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The Rise of the Regulatory State

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  • Edward L. Glaeser
  • Andrei Shleifer

Abstract

During the Progressive Era at the beginning of the 20th century, the United States replaced litigation by regulation as the principal mechanism of social control of business. To explain why this happened, we present a model of choice of law enforcement strategy between litigation and regulation based on the idea that justice can be subverted with sufficient expenditure of resources. The model suggests that courts are more vulnerable to subversion than regulators, especially in an environment of significant inequality of wealth and political power. The switch to regulation can then be seen as an efficient response to the subversion of justice by robber barons during the Gilded Age. The model makes sense of the progressive reform agenda, and of the successes and failures of alternative law enforcement strategies in different countries.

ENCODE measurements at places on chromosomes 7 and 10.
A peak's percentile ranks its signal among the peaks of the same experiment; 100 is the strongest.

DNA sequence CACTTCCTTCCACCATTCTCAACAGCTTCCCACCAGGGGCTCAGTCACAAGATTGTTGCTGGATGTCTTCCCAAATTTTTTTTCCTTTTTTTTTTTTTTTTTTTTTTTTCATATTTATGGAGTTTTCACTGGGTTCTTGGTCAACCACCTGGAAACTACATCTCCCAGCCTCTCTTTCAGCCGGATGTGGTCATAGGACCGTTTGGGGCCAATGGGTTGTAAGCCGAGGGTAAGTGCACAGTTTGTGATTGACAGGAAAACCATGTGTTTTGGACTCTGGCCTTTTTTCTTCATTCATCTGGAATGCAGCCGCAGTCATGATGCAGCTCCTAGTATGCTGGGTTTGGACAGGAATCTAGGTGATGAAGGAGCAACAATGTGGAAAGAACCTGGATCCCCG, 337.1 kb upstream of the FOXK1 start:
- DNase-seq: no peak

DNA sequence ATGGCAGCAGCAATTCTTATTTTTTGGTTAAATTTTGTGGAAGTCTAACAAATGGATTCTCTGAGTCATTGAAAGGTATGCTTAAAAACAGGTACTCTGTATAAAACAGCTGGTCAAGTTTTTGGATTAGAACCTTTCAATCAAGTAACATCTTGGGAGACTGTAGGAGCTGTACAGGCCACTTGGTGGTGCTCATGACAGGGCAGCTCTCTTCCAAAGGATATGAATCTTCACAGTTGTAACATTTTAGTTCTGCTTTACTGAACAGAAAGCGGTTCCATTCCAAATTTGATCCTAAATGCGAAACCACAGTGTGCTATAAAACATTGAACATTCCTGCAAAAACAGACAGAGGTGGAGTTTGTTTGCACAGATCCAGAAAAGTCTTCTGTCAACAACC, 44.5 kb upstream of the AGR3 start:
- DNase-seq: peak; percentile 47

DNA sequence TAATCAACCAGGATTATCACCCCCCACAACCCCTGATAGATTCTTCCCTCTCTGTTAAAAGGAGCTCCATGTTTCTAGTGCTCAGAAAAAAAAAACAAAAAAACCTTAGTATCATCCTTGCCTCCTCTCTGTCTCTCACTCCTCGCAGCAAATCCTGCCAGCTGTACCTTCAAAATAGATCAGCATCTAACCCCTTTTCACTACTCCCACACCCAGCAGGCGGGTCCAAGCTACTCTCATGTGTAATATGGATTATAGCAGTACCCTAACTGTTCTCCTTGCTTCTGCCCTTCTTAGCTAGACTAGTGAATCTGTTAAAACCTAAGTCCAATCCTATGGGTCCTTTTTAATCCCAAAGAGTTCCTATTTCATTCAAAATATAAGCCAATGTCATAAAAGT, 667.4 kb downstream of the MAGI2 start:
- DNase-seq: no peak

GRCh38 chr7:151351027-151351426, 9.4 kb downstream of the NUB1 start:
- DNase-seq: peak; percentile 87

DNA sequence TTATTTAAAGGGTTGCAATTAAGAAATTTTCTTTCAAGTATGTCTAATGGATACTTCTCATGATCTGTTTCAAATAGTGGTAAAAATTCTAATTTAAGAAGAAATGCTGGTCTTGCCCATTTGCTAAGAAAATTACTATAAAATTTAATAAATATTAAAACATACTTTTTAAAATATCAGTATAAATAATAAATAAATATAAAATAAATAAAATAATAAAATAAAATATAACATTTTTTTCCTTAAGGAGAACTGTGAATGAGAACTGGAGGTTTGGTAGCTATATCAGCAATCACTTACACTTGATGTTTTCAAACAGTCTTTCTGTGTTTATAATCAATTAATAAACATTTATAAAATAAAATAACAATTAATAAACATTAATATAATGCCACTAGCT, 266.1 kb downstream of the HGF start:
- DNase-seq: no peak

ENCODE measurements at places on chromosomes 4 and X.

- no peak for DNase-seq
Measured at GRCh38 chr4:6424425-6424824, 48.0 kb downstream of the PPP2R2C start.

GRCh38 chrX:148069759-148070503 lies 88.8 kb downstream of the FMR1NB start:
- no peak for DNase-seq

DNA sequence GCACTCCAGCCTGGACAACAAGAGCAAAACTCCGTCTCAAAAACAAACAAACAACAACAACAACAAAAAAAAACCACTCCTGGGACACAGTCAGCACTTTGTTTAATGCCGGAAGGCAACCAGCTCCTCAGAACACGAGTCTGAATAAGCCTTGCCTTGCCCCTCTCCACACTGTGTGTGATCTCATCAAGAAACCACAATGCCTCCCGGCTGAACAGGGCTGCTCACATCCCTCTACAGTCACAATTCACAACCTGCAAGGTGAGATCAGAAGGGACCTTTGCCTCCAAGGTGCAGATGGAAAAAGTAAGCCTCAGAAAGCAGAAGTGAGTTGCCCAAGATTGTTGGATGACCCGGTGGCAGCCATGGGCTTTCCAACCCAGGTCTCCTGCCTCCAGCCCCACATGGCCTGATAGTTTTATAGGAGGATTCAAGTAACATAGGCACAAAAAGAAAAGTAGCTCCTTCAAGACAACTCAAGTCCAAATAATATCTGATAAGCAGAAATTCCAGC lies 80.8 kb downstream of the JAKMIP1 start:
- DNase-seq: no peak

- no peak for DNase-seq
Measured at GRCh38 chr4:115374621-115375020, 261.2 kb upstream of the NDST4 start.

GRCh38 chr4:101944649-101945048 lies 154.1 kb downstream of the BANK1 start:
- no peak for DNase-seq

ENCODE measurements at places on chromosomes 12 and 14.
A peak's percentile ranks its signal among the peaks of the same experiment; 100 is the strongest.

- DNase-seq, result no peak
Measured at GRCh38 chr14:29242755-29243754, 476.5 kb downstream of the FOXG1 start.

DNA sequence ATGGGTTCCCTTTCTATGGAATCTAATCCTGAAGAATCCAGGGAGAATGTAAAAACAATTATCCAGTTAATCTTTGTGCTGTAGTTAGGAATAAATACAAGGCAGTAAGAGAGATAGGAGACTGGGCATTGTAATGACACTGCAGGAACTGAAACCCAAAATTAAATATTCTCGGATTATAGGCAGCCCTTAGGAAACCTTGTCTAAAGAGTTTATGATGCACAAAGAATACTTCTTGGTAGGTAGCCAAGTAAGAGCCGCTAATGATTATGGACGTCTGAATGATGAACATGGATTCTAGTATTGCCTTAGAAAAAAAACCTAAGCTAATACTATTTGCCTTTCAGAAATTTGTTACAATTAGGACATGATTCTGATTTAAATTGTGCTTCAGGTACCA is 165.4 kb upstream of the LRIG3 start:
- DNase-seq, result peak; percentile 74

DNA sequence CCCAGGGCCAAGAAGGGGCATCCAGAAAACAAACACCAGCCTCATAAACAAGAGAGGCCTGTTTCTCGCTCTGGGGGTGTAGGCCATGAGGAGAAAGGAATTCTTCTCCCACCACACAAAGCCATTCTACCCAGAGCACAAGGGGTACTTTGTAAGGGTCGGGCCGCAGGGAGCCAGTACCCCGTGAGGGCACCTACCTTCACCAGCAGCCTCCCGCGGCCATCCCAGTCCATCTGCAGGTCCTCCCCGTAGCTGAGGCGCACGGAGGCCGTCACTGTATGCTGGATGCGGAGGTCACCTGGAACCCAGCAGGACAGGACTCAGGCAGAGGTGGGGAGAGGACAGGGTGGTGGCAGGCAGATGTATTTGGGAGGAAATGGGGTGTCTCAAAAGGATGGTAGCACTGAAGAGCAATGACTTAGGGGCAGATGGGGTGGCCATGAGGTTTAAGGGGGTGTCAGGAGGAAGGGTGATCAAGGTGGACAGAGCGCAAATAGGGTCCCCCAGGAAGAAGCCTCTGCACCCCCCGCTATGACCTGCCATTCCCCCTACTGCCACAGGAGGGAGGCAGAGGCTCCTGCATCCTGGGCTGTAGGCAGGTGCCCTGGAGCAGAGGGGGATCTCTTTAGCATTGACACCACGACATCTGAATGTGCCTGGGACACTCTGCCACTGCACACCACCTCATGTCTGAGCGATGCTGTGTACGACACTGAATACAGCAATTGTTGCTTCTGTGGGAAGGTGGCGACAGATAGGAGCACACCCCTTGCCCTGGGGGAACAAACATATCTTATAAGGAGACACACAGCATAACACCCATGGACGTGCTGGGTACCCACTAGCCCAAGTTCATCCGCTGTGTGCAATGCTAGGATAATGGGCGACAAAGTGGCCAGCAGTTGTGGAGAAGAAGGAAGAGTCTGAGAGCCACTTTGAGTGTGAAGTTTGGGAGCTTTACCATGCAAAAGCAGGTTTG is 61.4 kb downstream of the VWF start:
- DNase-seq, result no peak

Suggested Citation

  • Edward L. Glaeser & Andrei Shleifer, 2001. "The Rise of the Regulatory State," NBER Working Papers 8650, National Bureau of Economic Research, Inc.
  • Handle: RePEc:nbr:nberwo:8650
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    References listed on IDEAS

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    2. Edward Glaeser & Simon Johnson & Andrei Shleifer, 2001. "Coase Versus the Coasians," The Quarterly Journal of Economics, Oxford University Press, vol. 116(3), pages 853-899.
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    6. Steven Shavell, 2003. "Economic Analysis of Accident Law," NBER Working Papers 9694, National Bureau of Economic Research, Inc.
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    14. Steven Shavell, 1984. "A Model of the Optimal Use of Liability and Safety Regulation," RAND Journal of Economics, The RAND Corporation, vol. 15(2), pages 271-280, Summer.
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    More about this item

    JEL classification:

    • K2 - Law and Economics - - Regulation and Business Law
    • K13 - Law and Economics - - Basic Areas of Law - - - Tort Law and Product Liability; Forensic Economics

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